Banking on Deposits: Maturity Transformation without Interest Rate Risk
We show that maturity transformation does not expose banks to significant interest rate risk|it hedges it. This is due to banks' deposit franchise. The deposit franchise gives banks substantial market power over deposits, allowing them to pay deposit rates that are low and insensitive to market interest rates. Maintaining this power requires banks to incur large, interest-insensitive operating costs, so that the total costs of deposits are similar to fixed-rate, long-term debt. Hedging these costs therefore requires banks to lend long term|i.e., to do maturity transformation. As predicted by this theory, we document that banks' net interest margins have been highly stable and insensitive to interest rates, and banks' net worth is largely insulated from monetary policy shocks. We further show that banks match the interest-rate sensitivities of their expenses and income one-for-one, so that banks with less interest-sensitive deposits (more market power) hold assets with substantially longer duration. Our results show that deposits are special because they are short-term and yet have interest-insensitive costs, which explains why banks are able to supply long-term credit.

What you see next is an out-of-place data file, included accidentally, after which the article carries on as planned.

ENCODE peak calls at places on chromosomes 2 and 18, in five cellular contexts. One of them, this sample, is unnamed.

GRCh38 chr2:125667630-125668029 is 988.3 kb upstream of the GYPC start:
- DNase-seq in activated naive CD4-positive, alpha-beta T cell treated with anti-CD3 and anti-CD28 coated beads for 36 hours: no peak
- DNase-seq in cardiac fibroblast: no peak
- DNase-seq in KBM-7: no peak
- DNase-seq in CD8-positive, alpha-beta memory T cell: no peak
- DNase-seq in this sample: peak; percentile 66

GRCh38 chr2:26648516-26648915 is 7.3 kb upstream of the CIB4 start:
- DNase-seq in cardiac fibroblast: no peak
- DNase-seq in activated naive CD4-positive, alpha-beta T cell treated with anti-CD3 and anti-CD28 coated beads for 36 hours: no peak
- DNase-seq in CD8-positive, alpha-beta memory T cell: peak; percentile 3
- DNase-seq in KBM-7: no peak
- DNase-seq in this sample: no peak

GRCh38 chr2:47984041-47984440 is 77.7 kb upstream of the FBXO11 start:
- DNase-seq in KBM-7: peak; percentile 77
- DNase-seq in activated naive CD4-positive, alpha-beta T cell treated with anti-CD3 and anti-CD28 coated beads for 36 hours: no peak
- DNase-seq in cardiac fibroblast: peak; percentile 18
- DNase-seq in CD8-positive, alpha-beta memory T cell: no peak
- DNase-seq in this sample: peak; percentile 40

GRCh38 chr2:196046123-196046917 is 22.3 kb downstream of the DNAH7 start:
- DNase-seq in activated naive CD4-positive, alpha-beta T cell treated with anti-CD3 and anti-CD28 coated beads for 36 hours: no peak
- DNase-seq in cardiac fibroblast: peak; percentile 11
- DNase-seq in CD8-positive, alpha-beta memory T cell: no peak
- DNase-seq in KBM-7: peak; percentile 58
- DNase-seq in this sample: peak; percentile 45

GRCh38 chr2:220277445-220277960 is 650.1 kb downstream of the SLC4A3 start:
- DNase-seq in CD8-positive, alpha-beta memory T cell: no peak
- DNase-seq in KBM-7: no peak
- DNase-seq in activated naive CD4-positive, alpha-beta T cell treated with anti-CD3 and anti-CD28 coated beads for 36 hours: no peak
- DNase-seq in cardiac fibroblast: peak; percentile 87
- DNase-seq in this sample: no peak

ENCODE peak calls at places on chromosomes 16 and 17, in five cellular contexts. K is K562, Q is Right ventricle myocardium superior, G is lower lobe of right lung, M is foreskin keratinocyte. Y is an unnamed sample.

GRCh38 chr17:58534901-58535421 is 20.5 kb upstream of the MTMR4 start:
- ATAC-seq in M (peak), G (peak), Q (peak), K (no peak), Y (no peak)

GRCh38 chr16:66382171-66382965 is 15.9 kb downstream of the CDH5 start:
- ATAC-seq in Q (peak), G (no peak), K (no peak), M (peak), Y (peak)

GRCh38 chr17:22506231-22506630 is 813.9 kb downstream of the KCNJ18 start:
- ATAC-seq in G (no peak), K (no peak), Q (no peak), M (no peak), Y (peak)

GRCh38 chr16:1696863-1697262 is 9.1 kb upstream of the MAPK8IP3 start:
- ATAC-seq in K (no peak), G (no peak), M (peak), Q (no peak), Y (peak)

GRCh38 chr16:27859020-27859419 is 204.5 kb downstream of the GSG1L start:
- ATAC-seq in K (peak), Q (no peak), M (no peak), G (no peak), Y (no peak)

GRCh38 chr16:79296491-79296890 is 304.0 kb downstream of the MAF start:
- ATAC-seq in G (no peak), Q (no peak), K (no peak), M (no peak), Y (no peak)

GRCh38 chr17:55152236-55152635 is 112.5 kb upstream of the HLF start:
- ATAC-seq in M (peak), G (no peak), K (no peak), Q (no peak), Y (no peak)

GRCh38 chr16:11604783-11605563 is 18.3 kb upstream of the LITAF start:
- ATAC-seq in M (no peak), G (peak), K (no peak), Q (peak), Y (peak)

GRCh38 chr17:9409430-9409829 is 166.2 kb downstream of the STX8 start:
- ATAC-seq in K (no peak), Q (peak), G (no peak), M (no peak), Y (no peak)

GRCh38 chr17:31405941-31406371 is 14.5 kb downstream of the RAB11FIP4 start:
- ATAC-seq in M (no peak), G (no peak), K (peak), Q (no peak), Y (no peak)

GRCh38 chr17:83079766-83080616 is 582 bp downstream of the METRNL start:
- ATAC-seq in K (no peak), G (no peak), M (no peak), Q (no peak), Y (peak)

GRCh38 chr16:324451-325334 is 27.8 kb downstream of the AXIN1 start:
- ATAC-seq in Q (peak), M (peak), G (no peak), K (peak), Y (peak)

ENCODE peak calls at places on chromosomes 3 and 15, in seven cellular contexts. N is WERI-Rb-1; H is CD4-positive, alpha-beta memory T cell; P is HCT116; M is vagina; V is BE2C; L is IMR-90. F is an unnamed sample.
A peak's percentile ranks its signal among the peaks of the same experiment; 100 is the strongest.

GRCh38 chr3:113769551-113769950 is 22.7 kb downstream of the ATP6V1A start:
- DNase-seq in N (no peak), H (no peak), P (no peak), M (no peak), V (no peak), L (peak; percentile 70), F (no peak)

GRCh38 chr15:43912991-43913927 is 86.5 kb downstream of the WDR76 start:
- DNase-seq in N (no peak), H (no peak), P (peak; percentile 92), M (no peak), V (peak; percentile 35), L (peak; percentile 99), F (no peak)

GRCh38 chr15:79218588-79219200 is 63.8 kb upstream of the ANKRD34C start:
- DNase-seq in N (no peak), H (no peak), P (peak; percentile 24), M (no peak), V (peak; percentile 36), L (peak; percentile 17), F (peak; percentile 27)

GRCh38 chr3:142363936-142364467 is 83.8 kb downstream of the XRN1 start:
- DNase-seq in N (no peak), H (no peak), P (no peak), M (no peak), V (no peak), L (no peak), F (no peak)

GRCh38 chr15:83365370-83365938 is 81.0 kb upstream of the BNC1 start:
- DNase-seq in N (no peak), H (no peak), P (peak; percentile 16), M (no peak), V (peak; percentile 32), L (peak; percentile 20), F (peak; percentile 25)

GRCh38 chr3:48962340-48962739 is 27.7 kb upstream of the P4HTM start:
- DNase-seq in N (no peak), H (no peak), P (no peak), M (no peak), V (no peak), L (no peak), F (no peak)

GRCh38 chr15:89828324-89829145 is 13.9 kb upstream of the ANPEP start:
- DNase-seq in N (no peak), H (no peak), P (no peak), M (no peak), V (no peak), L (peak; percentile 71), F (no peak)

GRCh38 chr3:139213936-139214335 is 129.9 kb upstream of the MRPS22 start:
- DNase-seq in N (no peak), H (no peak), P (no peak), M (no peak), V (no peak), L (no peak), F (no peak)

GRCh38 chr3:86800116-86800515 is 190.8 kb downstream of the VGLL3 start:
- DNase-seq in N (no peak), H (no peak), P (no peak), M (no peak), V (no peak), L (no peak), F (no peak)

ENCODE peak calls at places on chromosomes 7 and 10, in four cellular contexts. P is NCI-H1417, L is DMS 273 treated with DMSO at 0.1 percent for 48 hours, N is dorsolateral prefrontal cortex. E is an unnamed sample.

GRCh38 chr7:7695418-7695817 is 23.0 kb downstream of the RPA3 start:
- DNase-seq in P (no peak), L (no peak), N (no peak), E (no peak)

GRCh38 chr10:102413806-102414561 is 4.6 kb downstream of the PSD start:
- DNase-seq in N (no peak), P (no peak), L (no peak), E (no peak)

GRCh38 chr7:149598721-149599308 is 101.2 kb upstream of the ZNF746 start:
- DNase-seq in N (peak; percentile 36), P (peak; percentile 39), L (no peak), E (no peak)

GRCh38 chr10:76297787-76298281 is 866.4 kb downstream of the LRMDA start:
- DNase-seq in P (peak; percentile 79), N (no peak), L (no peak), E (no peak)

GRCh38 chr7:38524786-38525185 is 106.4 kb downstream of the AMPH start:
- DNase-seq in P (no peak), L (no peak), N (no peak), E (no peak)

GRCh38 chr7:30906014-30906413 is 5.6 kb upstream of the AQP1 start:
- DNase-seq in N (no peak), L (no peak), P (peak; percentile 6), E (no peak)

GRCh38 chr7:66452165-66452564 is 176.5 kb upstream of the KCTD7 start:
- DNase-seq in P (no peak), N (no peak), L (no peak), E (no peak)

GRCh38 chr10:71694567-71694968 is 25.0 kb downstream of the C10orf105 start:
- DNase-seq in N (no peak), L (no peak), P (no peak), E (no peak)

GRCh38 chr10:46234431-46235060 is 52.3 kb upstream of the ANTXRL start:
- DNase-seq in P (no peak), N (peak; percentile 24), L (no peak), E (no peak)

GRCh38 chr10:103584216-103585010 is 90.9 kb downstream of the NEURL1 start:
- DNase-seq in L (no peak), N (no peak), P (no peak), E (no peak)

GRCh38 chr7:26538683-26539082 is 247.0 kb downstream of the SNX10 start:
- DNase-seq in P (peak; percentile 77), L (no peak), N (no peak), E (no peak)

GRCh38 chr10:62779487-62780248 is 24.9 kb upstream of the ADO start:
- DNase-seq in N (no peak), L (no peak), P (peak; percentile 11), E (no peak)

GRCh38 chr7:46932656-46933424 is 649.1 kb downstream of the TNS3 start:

Document Object Identifier (DOI): 10.3386/w24582